Essay - Plato's Myth of the Cave According to the Greek Philosopher...

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Plato's Myth of the Cave

***** to ***** Greek philosopher Plato, what we commonly think of as 'the real world' is not real at all, but merely an imperfect version of ***** ideal world, a world full of what Plato calls the 'the forms.' The forms are the ideal versions ***** everything that exists in this false *****. Instead of an ordinary horse, for example, in the world ***** the ***** there is a perfect version of ***** horse—and ***** is an ideal version ***** the world of ***** forms ***** what we think of as love, a kind of Platonic love that tr*****scends the physical world.

***** illustrate the limits of earthly cognition, trapped in ***** materiality ***** existence, Plato created ***** has come to be called the "***** of the Cave." In ***** real world, we are dwelling in a d*****rk cave, isolated from enlightenment and heaven. Puppeteers have chained us ***** a rock so we cannot escape, and worse still, ***** do not know that we are ***** because the ***** is dark, lit only by a fire in the center of the cavern. The puppeteers manipulate shadow-puppets and we ***** ***** false shadows on the walls are '*****' ***** they are ***** fact ***** copies of copies.

Most of us live in total **********, mistak*****g the shadows for ***** whole of human existence. Some people see beyond the shadows, but even ***** often fixate on the puppets which are ***** truly 'real,' either. It takes a true, enlightened philosopher to underst*****nd the nature of ***** existence, and only a philosopher can gain enough insight to liberate people from the cave. People need to shake *****f their chains, turn away from the seductive false reality of the shadows and puppets ***** ***** from the darkness, into a world ***** is lit by sun r*****ther than false fire. This heavenly world of pure forms away ***** material existence is the Platonic world.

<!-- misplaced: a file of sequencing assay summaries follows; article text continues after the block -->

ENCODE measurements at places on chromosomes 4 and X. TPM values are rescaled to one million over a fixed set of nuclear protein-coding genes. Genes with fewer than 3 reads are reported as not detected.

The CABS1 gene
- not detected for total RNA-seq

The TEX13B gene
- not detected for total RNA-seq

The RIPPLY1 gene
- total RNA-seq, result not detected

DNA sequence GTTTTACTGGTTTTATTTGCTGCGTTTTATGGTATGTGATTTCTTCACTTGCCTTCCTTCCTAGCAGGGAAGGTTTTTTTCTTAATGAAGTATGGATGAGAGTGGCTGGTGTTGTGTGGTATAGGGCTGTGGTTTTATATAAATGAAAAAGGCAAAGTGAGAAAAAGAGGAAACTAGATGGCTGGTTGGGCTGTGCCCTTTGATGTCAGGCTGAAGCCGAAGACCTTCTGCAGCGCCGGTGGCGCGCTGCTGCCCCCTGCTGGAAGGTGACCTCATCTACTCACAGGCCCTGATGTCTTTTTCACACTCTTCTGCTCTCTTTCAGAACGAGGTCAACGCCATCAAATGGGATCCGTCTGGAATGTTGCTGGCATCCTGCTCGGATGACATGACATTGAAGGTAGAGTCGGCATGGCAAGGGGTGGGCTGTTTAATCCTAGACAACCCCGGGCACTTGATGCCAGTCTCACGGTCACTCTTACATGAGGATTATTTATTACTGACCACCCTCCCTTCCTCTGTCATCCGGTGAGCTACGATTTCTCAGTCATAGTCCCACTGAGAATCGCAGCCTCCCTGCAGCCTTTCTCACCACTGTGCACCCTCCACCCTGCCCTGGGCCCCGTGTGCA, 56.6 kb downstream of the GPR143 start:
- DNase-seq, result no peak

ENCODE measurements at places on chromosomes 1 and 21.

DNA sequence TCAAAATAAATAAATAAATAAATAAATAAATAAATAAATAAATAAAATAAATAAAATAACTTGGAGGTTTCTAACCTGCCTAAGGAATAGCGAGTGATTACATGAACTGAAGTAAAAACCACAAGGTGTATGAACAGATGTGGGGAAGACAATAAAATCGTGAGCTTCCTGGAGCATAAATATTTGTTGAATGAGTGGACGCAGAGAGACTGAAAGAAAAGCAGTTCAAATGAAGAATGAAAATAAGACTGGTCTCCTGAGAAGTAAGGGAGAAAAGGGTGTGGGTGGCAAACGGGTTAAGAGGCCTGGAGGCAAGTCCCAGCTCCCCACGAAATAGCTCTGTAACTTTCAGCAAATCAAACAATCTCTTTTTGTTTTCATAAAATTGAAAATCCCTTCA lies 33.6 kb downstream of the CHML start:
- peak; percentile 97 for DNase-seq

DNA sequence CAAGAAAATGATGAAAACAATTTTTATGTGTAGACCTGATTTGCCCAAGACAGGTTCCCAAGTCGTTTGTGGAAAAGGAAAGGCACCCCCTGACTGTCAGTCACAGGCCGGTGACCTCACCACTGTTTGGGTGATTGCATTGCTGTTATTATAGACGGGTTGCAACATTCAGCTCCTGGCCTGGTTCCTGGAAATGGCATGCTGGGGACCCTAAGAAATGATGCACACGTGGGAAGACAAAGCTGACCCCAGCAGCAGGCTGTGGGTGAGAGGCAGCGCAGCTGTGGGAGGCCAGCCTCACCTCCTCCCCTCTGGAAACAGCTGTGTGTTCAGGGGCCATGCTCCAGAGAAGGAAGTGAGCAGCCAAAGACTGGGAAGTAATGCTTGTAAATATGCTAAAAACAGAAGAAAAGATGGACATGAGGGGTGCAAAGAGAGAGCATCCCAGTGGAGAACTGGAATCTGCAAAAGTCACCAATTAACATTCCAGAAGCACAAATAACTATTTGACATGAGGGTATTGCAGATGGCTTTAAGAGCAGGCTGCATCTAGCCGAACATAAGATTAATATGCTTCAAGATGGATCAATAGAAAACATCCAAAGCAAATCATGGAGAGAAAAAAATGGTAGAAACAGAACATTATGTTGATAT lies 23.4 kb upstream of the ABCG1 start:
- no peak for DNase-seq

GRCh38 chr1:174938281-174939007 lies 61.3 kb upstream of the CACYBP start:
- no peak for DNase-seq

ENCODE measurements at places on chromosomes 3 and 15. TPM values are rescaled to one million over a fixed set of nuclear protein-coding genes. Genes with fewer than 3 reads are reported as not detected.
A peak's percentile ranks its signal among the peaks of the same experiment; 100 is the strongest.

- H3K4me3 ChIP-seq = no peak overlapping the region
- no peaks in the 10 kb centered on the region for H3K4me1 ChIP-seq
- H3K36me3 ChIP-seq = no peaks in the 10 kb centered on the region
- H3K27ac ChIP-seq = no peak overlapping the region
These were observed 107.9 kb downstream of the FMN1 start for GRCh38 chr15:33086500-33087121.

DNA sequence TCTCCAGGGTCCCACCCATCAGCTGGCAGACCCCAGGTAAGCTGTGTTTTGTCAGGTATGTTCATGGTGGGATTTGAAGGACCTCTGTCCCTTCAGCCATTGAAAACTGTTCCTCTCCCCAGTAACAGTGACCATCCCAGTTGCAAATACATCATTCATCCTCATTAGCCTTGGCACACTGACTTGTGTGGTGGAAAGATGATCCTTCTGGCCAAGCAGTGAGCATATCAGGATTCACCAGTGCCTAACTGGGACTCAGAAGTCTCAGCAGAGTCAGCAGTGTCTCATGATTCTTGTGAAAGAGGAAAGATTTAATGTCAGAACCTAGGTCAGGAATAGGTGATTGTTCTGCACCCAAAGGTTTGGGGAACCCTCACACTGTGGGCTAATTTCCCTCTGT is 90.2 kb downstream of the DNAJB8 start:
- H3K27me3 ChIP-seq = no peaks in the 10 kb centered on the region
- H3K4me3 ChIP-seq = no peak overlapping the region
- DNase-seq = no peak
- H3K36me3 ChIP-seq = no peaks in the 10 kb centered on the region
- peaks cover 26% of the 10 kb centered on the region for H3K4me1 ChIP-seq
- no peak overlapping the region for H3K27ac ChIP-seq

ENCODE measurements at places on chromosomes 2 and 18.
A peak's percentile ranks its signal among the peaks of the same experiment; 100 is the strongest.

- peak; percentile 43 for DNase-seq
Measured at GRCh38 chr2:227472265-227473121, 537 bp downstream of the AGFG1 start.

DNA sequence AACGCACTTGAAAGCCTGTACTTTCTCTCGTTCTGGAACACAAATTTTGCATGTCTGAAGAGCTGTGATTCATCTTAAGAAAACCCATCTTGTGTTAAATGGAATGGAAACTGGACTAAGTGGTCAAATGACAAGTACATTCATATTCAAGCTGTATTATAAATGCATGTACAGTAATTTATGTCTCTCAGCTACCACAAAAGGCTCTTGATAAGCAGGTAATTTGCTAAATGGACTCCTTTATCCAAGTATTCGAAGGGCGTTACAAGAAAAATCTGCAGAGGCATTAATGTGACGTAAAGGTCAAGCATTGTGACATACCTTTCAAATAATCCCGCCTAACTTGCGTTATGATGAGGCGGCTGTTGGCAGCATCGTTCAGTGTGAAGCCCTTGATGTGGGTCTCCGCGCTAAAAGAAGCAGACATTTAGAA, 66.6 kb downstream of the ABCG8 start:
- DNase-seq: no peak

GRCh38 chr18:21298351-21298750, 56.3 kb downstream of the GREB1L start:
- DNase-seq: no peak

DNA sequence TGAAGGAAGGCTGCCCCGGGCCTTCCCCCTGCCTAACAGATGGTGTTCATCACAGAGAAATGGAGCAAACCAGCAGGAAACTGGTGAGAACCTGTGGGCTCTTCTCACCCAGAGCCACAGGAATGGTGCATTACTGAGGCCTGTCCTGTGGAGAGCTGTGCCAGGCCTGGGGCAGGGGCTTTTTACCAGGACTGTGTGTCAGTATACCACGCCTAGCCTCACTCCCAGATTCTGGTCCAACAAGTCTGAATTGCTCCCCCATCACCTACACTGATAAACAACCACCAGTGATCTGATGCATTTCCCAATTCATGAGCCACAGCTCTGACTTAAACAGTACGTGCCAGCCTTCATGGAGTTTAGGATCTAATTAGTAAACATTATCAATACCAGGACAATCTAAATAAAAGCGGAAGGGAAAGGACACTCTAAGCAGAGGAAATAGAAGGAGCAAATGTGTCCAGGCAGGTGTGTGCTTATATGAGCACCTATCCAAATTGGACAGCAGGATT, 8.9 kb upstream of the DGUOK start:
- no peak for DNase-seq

A good example of how even people less philosophically ***** ***** Plato experience ***** levels ***** ***** of the Myth of the Cave is found in ***** example of love. When we first feel what ***** call ***** for other human be*****gs, it is *****ually a form of self-love. We love our m***** ***** she loves us, we love ***** parents because they buy us Chr*****tmas gifts and take us to s*****tball practice, ***** ***** love the prettiest girl in the class because looking at her makes us feel *****. *****n we feel love that acknowledges the ot***** person, ***** is still often very shallow—we might give our first cr*****h a rose on Valentine's Day, but don't understand the *****her person's **********. Perhaps when they have a bad day, or need time with their friends, we ignore them or get upset when they seem to be ignoring us. This shallow ***** deepens into the abi*****y to experience and appreciate a more mature ***** self-sacrificing relationship, like what occurs during a long-term relationship, or when we have


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